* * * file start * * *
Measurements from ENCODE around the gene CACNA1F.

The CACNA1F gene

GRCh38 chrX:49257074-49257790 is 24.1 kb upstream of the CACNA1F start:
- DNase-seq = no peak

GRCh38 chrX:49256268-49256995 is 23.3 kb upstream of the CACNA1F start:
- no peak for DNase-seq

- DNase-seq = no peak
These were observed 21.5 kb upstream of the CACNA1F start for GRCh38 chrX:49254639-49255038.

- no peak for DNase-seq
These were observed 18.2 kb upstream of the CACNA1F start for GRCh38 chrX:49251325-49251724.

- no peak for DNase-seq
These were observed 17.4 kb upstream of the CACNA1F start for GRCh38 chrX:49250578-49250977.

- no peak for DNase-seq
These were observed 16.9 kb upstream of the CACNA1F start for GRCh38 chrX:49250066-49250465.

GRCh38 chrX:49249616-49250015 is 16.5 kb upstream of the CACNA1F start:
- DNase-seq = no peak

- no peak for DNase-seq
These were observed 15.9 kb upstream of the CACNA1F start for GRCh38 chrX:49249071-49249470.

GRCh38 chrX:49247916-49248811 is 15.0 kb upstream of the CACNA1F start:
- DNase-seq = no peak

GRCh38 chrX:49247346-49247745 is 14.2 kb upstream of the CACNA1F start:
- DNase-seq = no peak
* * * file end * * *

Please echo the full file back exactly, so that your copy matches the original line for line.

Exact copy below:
Measurements from ENCODE around the gene CACNA1F.

The CACNA1F gene

GRCh38 chrX:49257074-49257790 is 24.1 kb upstream of the CACNA1F start:
- DNase-seq = no peak

GRCh38 chrX:49256268-49256995 is 23.3 kb upstream of the CACNA1F start:
- no peak for DNase-seq

- DNase-seq = no peak
These were observed 21.5 kb upstream of the CACNA1F start for GRCh38 chrX:49254639-49255038.

- no peak for DNase-seq
These were observed 18.2 kb upstream of the CACNA1F start for GRCh38 chrX:49251325-49251724.

- no peak for DNase-seq
These were observed 17.4 kb upstream of the CACNA1F start for GRCh38 chrX:49250578-49250977.

- no peak for DNase-seq
These were observed 16.9 kb upstream of the CACNA1F start for GRCh38 chrX:49250066-49250465.

GRCh38 chrX:49249616-49250015 is 16.5 kb upstream of the CACNA1F start:
- DNase-seq = no peak

- no peak for DNase-seq
These were observed 15.9 kb upstream of the CACNA1F start for GRCh38 chrX:49249071-49249470.

GRCh38 chrX:49247916-49248811 is 15.0 kb upstream of the CACNA1F start:
- DNase-seq = no peak

GRCh38 chrX:49247346-49247745 is 14.2 kb upstream of the CACNA1F start:
- DNase-seq = no peak